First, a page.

In reading about the dialogue that goes into nonfiction, I figured probably more often than not, this is where non-fiction writer would have downfalls. To me, it would be really easy to mix up what the speak may say and then, unless you are paraphrasing, your story is no longer fact because you may have misunderstood what the character said or not remember word-for-word what they said. My question about this is, should writer still be held accountable for being inaccurate if it was a minor mistake such as forgetting exactly what someone said? 

Part Two: 

In the story, The Liferower, the author uses a lot of great techniques that are talked about in this chapter. First off, I think she does a great job of creating a personal connection or quality of personal vulnerability because she talks about how fragile she is and how everyone in her family is very fragile. Right off the bat you get a sense of mortality from her.  

She also uses a few poetic techniques such as the phrases she uses. She finds ways to say things that are more romantic sounding than just "my heart doesn’t work right." For example, the first paragraph describes the little digital rower on the screen and compares it to her pace maker.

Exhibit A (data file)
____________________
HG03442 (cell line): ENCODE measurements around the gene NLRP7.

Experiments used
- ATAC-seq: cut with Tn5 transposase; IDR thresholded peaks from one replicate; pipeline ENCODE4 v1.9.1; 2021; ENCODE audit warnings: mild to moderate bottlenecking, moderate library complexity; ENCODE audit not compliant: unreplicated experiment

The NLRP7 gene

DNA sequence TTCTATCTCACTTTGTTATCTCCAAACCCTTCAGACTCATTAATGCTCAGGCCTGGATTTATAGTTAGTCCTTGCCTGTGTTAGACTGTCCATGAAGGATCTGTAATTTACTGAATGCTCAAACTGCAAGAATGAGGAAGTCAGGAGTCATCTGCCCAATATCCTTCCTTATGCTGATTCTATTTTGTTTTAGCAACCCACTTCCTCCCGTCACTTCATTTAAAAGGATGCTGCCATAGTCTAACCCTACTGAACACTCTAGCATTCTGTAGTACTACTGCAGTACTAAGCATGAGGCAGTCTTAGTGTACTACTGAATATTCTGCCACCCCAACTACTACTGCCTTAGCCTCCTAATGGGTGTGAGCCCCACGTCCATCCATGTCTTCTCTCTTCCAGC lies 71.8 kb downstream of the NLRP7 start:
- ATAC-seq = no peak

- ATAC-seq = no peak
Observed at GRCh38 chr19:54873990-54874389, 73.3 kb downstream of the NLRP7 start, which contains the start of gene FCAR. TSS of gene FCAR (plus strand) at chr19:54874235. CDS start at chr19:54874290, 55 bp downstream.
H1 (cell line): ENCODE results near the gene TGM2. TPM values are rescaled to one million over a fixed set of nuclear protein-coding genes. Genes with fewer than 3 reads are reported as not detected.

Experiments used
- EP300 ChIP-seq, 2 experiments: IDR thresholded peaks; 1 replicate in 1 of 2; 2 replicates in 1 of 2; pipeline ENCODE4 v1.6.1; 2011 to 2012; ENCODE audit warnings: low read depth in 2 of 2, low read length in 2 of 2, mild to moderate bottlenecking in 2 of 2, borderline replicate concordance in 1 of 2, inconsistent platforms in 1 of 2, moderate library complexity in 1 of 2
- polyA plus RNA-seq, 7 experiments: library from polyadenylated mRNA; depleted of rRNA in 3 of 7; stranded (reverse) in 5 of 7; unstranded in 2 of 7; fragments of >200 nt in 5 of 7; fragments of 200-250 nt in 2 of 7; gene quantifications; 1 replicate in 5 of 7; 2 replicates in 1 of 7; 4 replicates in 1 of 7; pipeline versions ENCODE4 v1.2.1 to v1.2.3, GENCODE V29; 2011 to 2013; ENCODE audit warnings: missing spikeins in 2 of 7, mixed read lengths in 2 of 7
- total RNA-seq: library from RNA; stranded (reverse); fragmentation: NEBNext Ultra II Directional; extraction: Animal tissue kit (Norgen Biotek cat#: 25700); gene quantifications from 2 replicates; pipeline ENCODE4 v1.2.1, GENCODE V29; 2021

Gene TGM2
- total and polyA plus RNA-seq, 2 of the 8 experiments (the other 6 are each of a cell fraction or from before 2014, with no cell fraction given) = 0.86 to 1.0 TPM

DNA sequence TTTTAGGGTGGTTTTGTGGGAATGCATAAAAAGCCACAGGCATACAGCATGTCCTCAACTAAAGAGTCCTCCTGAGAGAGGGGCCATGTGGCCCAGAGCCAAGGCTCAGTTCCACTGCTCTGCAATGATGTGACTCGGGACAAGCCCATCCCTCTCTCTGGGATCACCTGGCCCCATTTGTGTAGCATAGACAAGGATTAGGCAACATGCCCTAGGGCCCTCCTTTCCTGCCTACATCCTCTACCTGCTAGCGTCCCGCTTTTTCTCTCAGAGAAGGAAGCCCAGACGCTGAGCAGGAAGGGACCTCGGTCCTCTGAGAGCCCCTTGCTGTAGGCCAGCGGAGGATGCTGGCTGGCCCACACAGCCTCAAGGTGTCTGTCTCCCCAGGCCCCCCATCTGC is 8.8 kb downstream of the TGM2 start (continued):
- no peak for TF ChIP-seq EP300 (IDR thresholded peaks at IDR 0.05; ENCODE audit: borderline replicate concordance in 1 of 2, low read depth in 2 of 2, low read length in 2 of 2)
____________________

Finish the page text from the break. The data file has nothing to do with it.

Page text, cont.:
She uses a lot of personal experience to enhance the quality of the story. She talks about a sister who passed away as a baby from her heart problems, and another sister who struggled through childbirth due to her heart issues. She has a father who has plastic stents in his heart that click when he breathes too fast or hard. This all makes the writing a little more real and scary to me.  
Word Count: 397 

Friday, April 6, 2018

Journal 4: Creative Nonfiction Response from Megan

Part 1:  Something that I noticed when reading this chapter was just how similar creative non-fiction is to fiction. An example of this is the 5 Rs of creative nonfiction. The first R,  real life, states "The foundation of good writing emerges from personal experience." While this is supposed to relate to creative nonfiction it relates to fiction as well. With fiction personal experiences can be shown with writing about particular scenes or subjects like writing a character in highschool or university while having a personal history to add to the scene. The second R reflection is used in fiction as well. While fiction might not reflect all of a writer's feelings it should still reflect some so readers get a sense of the author in their works. The third R, research, is important for creative non-fiction and fiction. While a fiction world may make some creatures up if it is using real items, people, or creatures the writer must do research as well to make sure their facts are in order. Reading and riting work for both as well. For fiction reading other's works can help with writing along with learning other styles. While fiction tends to not use real people riting is still important with showing the magic of the moment and characters.